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5 of 5 people found the following review helpful By Clark Paull on March 21, 2003
Format: Paperback
Luckily for those of us not fortunate enough to have lived anywhere within shouting distance of New York's notorious 42nd Street grindhouses, we can live vicariously through the single-minded devotion paid to the subject by authors Bill Landis and Michelle Clifford. "Sleazoid Express," named after the magazine founded by Landis in 1980, takes an unflinching, disturbing, and downright fascinating look at the mildewed, downtrodden, and often filthy theaters in Times Square whose stock in trade was screening sub-B films, the pond scum yin to Hollywood's yang. Demonstrating an encyclopedic expertise on the subject as well as an unbelievably rich prose style, the authors manage to accomplish the seemingly impossible - make gore epics, women-in-prison films, shockumentaries, race-hate movies, roughies, rough trade, Orientalia, and Eurosleaze seem almost savory. Although sections of this book may make you feel unclean and, like the films it so joyously celebrates, is probably best enjoyed with a bongful of dope and a quart of warm, stale beer, it may also send you on a quest for viewing material for your next church social. All of this is a fancy way of saying "I love it!" Best thing I've read in ages...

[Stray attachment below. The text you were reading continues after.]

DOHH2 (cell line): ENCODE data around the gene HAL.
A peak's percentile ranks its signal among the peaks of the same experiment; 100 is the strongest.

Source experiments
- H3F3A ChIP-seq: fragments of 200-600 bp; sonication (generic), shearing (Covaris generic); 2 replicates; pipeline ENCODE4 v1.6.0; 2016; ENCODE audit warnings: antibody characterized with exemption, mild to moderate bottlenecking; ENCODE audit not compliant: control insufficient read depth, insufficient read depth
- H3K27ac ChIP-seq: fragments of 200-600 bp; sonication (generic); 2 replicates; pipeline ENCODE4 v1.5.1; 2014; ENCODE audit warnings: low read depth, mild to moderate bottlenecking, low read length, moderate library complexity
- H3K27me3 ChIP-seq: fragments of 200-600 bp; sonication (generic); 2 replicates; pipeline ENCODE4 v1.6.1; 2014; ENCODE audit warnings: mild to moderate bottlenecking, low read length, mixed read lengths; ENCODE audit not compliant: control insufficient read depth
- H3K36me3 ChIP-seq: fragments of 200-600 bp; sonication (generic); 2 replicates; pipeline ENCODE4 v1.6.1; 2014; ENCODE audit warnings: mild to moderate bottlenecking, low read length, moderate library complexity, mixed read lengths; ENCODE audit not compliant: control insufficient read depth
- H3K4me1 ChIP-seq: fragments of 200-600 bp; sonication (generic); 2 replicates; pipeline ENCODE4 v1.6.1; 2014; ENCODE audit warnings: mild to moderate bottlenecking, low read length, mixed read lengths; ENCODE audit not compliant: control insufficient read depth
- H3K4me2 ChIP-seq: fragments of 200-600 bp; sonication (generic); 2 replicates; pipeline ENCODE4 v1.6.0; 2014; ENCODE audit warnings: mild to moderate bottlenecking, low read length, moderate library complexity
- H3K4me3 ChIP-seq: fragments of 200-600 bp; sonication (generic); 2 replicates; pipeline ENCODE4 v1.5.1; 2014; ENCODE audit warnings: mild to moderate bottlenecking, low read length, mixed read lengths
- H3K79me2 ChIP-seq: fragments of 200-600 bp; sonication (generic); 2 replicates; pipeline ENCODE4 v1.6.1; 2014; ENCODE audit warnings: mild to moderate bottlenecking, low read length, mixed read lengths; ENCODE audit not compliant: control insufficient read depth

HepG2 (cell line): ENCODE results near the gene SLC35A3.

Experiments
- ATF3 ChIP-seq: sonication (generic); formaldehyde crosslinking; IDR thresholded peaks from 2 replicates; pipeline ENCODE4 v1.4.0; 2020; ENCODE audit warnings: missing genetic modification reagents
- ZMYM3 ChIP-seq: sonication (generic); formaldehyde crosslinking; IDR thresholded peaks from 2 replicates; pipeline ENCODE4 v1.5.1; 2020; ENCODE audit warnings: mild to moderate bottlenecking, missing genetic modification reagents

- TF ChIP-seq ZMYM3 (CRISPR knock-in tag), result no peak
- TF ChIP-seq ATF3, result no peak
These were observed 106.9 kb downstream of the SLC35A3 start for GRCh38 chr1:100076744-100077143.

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3 of 3 people found the following review helpful By Daymon Kiliman on August 31, 2004
Format: Paperback Verified Purchase
This book is fantastic for anyone who is into exploitation, eurosleaze, blood horror, and mondo movies. I had recently become more interested in such movies before reading the book, and now I'm certainly glad I have it handy for my explorations into the bizarre. The short biographies of the actors and directors give an additional layer of insight into how, and why, these movies were made. There are extensive descriptions of movies peppered with factoids of the directors and actors that really make the movies come alive when you see them before or after reading the passage.

My only criticism of the book is that there is not as much emphasis on the "story" of the author seeing these movies and the grindhouses he frequented. Although there, this book does not read like a nonfictional narrative of the author's explorations, which I was expecting from some of the book's descriptions. It is very much a guidebook, with the chapters organized by genre, director, series, and/or time period rather than according to the author's experiences or a novel-like structure.